Tens of thousands of protesters took to the streets outside the U.S. 3rd Circuit Court of Appeals here and around the world Nov. 9, demanding that Mumia Abu-Jamal must live and be free and that the U.S. must abolish the death penalty and end racist killings and brutality by police.

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Filed Under: California and the U.S.
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‘When we say democracy, we have to mean what we say’

November 15, 2010

Nicolas Rossier conducted an exclusive interview with former Haitian President Jean-Bertrand Aristide in forced exile in Johannesburg. Aristide concludes: “We are poor – worse than poor because we are living in abject poverty and misery. But based on that collective dignity rooted in our forefathers, I do believe we have to continue fighting in a peaceful way for our self-determination, and if we do that, history will pay tribute to our generation.” Rally for democracy in Haiti and Aristide’s return Wednesday, Nov. 17, 5 p.m., Montgomery & Market, San Francisco.

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Filed Under: Haiti and Latin America
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Haiti: Empty promises, empty votes

October 12, 2010

“We are not going to the election in tents. We want housing before elections.” These words were chanted in Kreyol and held high on placards during a recent demonstration at Haiti’s crumpled National Palace.

Rev. Jeremiah Wright: ‘Let’s tell the truth about Haiti’

October 9, 2010

“If you want to help Haiti, let’s start by telling the truth, OK? The truth is that on April 7, 2003, President Aristide, a democratically elected president on the side of the poor, called together a Restitution Commission which determined that France owed Haiti $21 billion. And within weeks, France and the United States told Aristide it was time for him to go. Step aside, step down, resign or be killed.”

Opportunities are washing away in Haiti

August 13, 2010

I just got off the phone with Leslie, a friend and leader in Asanble Vwazen Solino (the Solino Neighborhood Assembly). Knowing the answer, he asked me: “Is it raining over where you are?” “Of course it is. But you know I have a house.” “We are all wet!” he intoned. “We won’t get to sleep tonight.”

Haiti help or Haiti hoodwink?

April 18, 2010

Not since the levees exploded in New Orleans and caused the devastation attributed to Hurricane Katrina have the people of the U.S. been so committed to relieving the suffering of Black people. So how is all this money being spent?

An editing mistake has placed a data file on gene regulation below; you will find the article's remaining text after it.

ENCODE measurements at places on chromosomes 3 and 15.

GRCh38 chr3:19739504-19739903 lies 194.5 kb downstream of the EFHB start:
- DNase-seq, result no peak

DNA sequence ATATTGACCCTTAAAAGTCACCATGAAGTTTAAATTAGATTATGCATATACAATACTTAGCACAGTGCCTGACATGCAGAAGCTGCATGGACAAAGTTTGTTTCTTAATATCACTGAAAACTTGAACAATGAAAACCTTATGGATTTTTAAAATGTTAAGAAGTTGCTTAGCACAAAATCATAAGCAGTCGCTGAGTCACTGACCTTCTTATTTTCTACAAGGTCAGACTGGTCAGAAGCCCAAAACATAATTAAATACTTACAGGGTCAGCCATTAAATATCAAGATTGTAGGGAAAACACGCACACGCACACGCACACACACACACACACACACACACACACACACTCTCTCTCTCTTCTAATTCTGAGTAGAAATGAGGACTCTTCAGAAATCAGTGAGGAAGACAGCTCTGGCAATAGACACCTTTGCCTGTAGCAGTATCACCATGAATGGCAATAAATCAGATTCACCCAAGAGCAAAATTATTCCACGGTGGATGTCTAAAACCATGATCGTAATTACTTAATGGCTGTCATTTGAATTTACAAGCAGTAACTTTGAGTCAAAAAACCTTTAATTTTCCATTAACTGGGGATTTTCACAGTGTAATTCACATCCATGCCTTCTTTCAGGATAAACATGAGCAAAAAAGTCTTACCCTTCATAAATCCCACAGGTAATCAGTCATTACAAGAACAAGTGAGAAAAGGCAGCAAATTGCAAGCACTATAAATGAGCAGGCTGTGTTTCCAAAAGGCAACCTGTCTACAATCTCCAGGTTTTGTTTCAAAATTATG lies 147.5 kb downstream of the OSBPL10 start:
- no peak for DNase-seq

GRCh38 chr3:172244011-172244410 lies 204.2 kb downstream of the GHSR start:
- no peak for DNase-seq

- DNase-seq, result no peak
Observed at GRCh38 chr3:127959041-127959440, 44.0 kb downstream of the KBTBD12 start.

Minister JR from Haiti, Part 2: The feel of a plantation

February 16, 2010

An old school relentless plantation-style colonialism governs the country currently through mostly white non-governmental organizations just as well as through armies like those of the U.S. and U.N. that control the flow of resources. – MULTIMEDIA BONUS: Listen to Davey D’s interview with Minister of Information JR immediately after his return from Haiti.

Haiti and Honduras: End military coups and occupations

October 29, 2009

The universal condemnation of the military coup in Honduras by Latin American governments is unprecedented. If this dictatorship is allowed to stay in power, no democratically elected government is safe. Just as President Obama promised a more respectful relationship between the U.S. and the rest of America – we are faced with another coup with U.S. military complicity.

Patrice Lumumba’s Independence Day speech, June 30, 1960

June 30, 2009

“The basic cause of most of the trouble in the Congo right now is the intervention of outsiders — the fighting that is going on over the mineral wealth of the Congo and over the strategic position that the Congo represents on the African continent. And in order to justify it, they are doing it at the expense of the Congolese, by trying to make it appear that the people are savages. And I think, as one of the gentlemen mentioned earlier, if there are savages in the Congo, then there are worse savages in Mississippi, Alabama and New York City, and probably some in Washington, D.C., too.” – Malcolm X on radio station WMCA Nov. 28, 1964

Second vote boycott in Haiti succeeds

June 24, 2009

What if they held an election and nobody came? That is exactly what happened on Sunday, June 21, when Haiti tried to hold run-offs for 12 of 30 Haitian Senate seats. Polling stations around Haiti had even fewer voters than they had on April 19, when Haitians massively boycotted the election’s first round by respecting the Lavalas Family party’s call for “Operation Closed Doors, Empty Streets.” The CEP had disqualified the party, Haiti’s largest, on arbitrary and unjustified technicalities.